Northampton Expands Housing and Its DowntownFor more than three decades now, Northampton’s downtown has been the envy of cities and towns in this region and well outside it.
It is known for — and in many cases has won awards for — its cultural community, inventory of dining establishments, vitality, diversity, liveability, driveability (with bicycles), and sustainability. And moving forward, said Mayor David Narkewicz, the goal is to essentially make this city, well, even more of all of the above.
Indeed, plans are underway or on the drawing board for additional housing (especially in the ‘affordable’ category), traffic improvements, a wide range of developments on Pleasant Street (Route 5), long-awaited revitalization efforts involving Pulaski Park in the heart of downtown, new retail, and more.
“Northampton has won awards for its walkability and for having the best Main Street in America,” said the mayor. “And I’m excited about the progress being made and am very bullish about our city.”
The net effect of these many initiatives will be to effectively expand downtown, enable more people to live in it — thus providing more foot traffic for existing businesses and potential new ones — and make the city even more of a destination.
And that’s an important factor in the casino era set to begin in Massachusetts and especially the South End of Springfield, just 20 miles to the south, said the mayor, and also at a time when rail service will improve across the region, making Northampton that much more accessible.
Overall, Narkewicz says Northampton’s initiatives to expand its downtown, add more affordable housing, and make infrastructure improvements is a “winning strategy,” one that should enable it to withstand whatever threat the casino presents to its vitality.
“We need to focus on how to prepare and position ourselves so that we can remain a successful and viable downtown destination,” he said, adding that this is a multi-pronged initiative.
For this, the latest installment in BusinessWest’s Community Spotlight series, we take an in-depth look at the many developments underway or planned for Paradise City, and how they are expected to improve what is already considerable quality of life.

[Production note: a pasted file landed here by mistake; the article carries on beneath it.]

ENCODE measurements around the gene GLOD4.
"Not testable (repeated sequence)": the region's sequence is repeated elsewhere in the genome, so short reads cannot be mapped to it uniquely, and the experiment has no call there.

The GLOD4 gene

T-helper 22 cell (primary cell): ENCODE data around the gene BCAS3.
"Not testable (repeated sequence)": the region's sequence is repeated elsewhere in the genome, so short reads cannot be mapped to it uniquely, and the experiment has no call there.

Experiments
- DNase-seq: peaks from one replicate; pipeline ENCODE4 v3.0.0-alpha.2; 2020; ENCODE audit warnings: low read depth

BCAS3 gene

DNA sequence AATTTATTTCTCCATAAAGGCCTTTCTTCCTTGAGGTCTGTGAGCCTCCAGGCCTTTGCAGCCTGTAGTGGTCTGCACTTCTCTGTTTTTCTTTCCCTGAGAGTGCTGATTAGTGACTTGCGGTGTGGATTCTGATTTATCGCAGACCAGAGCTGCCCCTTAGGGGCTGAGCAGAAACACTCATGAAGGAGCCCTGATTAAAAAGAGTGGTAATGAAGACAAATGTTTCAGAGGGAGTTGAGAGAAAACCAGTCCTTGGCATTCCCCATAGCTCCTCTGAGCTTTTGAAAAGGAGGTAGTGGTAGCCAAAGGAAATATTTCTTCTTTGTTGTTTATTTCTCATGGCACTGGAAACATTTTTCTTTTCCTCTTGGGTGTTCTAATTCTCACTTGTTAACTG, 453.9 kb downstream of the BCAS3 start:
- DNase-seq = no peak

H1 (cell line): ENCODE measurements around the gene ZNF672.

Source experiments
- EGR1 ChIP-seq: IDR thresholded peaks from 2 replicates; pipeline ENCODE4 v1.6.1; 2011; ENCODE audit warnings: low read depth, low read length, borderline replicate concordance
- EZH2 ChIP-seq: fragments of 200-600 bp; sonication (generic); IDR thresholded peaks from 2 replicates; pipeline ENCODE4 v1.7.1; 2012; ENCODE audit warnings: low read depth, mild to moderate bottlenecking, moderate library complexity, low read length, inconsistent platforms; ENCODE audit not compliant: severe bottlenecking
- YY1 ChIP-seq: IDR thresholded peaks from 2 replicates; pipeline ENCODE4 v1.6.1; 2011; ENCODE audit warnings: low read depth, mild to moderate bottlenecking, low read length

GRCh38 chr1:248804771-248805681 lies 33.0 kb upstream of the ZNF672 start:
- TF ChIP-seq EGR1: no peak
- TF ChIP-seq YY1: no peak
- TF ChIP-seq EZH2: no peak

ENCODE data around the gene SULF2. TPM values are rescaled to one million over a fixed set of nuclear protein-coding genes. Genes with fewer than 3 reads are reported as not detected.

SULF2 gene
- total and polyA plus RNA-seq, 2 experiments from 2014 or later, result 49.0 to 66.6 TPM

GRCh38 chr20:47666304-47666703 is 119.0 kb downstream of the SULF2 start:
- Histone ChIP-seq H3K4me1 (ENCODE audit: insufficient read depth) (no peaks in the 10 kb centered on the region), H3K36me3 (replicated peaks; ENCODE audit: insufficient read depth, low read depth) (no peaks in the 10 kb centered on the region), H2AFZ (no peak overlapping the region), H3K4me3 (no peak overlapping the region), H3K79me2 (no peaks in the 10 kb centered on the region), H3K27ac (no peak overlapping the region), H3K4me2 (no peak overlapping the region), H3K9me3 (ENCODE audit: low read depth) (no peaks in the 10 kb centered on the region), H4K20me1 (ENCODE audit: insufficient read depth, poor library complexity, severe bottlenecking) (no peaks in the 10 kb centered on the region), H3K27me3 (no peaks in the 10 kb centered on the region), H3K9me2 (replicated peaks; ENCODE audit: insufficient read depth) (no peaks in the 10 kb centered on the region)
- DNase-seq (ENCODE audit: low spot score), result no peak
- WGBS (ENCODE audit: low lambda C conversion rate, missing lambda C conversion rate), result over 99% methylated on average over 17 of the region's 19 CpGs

At Home with the Idea
Narkewicz said one of the few downsides to Northampton’s three-decade-long resurgence has been consistently high property values that have had the effect of pricing some people out of the city and its downtown.
Plans to increase the inventory of affordable housing will not only help remedy that situation, but they could also result in a more diverse population.
Two major housing projects that will feature affordable units and are in different stages of development are part of a broad initiative to expand and improve the Pleasant Street corridor.
HAPHousing Inc. is purchasing the Northampton Lodging House and plans to transform the multi-story building from single rooms into 72 units of housing, with half of them affordable or subsidized. The new apartments will be built on the upper stories of the building, and the first floor will contain 3,500 square feet of retail space, enough for two storefronts.
In addition, the Northampton Lumber Site, which sits perpendicular to the Northampton Lodging House, is under contract negotiations. Valley CDC is planning to purchase it and convert the property’s 70,000 square feet into 55 affordable housing units, each with one to three bedrooms.
“It’s a plus for our future to have new housing near state-transit-oriented development; these two projects are on a route served by the Pioneer Valley Transit Authority and within a five-minute walk to the Amtrak passenger rail station,” Narkewicz said, adding that the rerouted Amtrak Vermonter train service is operational, and although there are only two trains stopping in Northampton each day right now, ridership is strong and will continue to grow.